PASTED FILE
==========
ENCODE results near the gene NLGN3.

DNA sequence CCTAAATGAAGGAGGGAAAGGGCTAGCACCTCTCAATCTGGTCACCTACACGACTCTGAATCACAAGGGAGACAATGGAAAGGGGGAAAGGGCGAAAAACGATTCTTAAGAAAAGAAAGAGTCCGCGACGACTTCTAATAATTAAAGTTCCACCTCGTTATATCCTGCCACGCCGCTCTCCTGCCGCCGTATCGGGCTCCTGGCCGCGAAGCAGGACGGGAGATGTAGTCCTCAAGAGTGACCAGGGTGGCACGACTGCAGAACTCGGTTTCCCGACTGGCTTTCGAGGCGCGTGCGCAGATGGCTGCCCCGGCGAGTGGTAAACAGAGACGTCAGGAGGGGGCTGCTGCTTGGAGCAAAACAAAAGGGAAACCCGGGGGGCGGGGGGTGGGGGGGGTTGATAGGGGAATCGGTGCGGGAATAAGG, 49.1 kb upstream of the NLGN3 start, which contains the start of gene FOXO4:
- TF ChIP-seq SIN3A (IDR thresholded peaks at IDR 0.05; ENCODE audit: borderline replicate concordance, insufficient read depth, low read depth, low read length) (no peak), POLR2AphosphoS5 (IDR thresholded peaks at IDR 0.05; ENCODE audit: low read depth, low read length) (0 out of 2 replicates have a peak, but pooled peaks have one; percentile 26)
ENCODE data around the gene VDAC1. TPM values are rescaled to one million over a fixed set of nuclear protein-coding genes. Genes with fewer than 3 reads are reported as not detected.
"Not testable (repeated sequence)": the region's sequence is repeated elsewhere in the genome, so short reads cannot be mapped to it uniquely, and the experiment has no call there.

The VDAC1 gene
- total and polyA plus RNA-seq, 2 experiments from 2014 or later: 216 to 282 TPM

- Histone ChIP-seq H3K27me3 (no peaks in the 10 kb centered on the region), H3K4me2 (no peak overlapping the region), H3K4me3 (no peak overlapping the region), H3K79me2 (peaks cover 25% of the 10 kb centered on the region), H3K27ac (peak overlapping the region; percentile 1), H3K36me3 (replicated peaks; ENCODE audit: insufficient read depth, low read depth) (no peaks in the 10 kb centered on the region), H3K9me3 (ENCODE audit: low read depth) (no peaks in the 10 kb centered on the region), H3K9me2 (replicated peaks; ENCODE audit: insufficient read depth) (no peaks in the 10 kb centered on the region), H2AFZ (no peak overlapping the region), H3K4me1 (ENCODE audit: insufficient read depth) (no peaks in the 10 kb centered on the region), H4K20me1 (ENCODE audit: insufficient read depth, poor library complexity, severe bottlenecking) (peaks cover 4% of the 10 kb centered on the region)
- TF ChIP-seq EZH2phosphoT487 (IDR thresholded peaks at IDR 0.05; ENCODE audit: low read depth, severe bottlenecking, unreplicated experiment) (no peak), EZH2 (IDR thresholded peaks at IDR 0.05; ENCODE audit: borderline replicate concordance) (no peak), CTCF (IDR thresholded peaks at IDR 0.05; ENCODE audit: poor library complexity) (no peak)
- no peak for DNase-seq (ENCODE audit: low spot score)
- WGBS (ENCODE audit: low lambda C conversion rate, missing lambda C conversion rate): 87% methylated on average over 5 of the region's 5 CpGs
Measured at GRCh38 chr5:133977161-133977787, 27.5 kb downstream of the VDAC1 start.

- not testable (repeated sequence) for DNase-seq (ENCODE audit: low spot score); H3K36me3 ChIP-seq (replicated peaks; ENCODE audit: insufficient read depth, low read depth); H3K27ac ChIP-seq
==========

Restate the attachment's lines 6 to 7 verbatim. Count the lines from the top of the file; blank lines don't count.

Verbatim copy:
The VDAC1 gene
- total and polyA plus RNA-seq, 2 experiments from 2014 or later: 216 to 282 TPM